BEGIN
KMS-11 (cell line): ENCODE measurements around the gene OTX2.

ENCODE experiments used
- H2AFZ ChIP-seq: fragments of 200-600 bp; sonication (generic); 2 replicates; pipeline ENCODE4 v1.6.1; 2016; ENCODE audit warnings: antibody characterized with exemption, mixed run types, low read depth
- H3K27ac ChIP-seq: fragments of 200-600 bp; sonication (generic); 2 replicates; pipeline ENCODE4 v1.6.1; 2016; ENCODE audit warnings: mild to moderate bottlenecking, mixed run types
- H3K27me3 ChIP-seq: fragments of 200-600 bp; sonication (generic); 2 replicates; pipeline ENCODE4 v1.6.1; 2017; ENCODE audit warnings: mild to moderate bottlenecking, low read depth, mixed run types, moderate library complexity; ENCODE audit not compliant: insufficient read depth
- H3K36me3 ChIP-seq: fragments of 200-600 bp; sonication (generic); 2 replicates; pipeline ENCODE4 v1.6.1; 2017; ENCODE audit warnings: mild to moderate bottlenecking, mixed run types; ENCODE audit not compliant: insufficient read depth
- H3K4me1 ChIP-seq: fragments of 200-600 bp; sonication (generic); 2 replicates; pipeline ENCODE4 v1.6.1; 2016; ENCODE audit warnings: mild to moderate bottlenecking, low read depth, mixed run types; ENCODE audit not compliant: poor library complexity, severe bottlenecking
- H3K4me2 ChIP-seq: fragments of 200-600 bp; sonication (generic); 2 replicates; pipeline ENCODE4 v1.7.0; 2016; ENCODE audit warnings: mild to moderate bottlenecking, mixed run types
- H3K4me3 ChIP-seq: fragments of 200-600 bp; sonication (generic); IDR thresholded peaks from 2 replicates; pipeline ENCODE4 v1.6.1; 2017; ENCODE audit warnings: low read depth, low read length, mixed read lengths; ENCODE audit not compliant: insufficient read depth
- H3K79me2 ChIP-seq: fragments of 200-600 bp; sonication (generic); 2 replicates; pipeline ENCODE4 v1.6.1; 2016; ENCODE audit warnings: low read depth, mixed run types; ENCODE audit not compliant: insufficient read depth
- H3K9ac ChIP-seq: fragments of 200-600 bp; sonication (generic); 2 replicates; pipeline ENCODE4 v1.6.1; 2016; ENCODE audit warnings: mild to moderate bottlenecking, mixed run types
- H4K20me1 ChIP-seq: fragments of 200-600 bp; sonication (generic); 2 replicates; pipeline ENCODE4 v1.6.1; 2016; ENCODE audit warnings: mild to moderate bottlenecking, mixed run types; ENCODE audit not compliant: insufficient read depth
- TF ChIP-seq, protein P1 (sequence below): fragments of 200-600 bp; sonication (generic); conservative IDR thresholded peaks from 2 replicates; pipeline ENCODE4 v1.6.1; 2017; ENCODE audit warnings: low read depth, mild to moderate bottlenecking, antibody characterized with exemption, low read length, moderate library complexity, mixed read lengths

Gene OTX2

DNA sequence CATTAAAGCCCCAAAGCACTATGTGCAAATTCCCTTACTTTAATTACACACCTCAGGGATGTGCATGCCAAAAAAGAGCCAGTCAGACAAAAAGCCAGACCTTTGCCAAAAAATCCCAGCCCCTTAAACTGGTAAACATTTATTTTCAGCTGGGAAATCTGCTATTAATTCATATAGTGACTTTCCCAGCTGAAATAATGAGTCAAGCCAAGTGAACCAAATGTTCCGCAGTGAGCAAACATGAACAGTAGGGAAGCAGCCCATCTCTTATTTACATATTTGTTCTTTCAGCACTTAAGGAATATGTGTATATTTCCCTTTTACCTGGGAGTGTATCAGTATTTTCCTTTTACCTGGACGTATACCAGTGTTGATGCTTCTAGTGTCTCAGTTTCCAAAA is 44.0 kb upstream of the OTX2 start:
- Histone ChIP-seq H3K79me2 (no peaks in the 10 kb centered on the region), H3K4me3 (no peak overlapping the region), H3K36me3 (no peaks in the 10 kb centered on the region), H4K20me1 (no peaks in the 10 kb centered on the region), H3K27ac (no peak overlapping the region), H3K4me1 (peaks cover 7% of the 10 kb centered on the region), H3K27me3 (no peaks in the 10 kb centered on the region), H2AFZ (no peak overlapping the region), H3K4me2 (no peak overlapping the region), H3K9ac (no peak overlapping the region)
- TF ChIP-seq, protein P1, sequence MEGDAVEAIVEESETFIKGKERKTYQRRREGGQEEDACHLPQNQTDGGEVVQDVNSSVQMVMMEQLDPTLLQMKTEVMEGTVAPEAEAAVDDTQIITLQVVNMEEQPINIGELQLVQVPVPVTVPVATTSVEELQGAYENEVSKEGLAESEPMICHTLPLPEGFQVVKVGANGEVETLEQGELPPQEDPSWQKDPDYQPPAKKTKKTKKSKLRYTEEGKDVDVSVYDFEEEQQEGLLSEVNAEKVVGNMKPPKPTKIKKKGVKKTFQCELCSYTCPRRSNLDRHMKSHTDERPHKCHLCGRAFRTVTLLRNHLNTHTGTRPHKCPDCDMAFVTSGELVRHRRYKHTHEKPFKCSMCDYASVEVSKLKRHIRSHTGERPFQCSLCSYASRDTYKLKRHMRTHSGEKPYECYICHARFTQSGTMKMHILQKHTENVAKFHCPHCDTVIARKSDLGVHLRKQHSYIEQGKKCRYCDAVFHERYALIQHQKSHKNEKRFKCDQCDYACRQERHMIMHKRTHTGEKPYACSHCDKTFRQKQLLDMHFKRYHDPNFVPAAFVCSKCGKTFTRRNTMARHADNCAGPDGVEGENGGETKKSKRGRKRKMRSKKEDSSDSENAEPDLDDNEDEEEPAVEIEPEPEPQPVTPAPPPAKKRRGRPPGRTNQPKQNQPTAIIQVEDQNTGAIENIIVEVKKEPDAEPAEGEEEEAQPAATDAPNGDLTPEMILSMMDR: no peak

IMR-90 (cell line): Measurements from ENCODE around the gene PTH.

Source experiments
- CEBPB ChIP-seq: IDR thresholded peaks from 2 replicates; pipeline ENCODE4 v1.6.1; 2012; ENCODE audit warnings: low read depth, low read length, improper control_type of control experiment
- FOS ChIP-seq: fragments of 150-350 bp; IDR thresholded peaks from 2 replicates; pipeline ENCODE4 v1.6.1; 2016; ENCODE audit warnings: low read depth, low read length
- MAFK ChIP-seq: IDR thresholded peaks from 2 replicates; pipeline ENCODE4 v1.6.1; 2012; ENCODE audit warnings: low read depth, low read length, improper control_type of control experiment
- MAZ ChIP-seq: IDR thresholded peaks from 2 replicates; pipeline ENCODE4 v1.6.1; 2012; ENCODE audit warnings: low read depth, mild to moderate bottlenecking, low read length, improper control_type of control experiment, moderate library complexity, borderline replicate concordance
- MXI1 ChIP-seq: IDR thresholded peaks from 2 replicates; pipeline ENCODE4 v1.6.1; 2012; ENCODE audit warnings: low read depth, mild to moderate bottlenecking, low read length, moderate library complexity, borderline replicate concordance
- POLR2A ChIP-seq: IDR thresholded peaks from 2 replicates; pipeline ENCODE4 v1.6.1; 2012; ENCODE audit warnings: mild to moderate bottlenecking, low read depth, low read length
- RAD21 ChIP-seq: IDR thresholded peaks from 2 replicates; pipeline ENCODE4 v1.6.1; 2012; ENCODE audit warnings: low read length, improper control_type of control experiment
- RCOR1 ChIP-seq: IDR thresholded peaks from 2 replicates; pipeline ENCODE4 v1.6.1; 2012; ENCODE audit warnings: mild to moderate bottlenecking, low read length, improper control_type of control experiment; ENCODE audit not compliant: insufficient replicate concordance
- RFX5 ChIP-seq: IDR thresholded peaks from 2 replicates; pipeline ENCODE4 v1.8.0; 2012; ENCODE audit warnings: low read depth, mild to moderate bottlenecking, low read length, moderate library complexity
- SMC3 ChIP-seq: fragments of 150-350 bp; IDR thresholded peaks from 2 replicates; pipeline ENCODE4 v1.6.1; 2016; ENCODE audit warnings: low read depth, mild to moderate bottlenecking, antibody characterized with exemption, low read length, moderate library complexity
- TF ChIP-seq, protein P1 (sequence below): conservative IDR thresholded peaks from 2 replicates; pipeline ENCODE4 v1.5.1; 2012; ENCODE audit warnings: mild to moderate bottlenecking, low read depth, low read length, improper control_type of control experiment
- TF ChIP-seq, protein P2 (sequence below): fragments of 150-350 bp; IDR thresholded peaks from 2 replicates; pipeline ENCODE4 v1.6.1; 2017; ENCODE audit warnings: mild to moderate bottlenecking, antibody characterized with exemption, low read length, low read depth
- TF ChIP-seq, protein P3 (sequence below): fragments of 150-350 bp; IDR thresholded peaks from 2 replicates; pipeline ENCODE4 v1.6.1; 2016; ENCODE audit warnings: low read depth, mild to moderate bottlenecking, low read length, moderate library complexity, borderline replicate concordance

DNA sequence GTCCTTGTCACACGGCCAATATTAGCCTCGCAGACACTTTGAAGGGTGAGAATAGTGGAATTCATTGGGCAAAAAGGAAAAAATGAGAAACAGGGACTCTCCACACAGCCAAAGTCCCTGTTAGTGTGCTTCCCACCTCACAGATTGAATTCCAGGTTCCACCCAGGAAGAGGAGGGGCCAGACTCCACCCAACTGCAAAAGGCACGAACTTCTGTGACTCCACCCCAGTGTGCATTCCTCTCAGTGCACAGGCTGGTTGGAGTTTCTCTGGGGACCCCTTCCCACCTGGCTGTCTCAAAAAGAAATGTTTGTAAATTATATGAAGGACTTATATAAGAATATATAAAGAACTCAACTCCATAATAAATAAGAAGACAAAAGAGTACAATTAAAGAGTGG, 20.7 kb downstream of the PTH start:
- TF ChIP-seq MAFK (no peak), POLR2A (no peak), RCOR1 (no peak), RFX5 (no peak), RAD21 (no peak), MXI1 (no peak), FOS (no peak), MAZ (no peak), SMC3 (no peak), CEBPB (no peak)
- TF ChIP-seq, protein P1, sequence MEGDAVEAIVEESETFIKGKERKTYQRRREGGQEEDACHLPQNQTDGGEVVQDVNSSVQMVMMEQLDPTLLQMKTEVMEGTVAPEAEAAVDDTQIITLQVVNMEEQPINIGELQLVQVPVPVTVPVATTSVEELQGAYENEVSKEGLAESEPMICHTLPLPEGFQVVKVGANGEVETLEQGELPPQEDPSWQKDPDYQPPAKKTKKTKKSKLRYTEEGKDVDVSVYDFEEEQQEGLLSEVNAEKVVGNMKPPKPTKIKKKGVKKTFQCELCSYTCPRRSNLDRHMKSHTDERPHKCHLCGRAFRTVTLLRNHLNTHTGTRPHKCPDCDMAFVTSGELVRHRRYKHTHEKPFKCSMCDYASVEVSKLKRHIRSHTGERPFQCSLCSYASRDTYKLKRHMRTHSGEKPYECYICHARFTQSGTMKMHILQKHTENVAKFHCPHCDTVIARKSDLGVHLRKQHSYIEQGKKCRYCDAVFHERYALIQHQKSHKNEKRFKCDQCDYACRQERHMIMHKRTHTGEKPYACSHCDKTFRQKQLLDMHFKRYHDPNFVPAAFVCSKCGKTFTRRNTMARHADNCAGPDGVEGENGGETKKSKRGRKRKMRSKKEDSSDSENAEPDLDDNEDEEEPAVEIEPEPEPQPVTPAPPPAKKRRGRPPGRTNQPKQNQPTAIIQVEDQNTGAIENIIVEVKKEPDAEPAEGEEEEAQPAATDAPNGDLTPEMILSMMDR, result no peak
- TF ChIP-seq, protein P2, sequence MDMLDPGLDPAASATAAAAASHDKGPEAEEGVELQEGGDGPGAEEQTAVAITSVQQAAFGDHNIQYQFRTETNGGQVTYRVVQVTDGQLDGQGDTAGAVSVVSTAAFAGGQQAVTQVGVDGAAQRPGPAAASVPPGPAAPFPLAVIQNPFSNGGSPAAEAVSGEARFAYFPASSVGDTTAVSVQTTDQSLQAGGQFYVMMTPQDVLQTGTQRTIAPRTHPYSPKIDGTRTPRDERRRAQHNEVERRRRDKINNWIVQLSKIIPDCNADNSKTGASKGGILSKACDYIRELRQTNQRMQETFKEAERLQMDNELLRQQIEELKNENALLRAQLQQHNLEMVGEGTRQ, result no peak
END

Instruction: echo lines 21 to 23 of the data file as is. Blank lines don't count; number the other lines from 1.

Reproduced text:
- FOS ChIP-seq: fragments of 150-350 bp; IDR thresholded peaks from 2 replicates; pipeline ENCODE4 v1.6.1; 2016; ENCODE audit warnings: low read depth, low read length
- MAFK ChIP-seq: IDR thresholded peaks from 2 replicates; pipeline ENCODE4 v1.6.1; 2012; ENCODE audit warnings: low read depth, low read length, improper control_type of control experiment
- MAZ ChIP-seq: IDR thresholded peaks from 2 replicates; pipeline ENCODE4 v1.6.1; 2012; ENCODE audit warnings: low read depth, mild to moderate bottlenecking, low read length, improper control_type of control experiment, moderate library complexity, borderline replicate concordance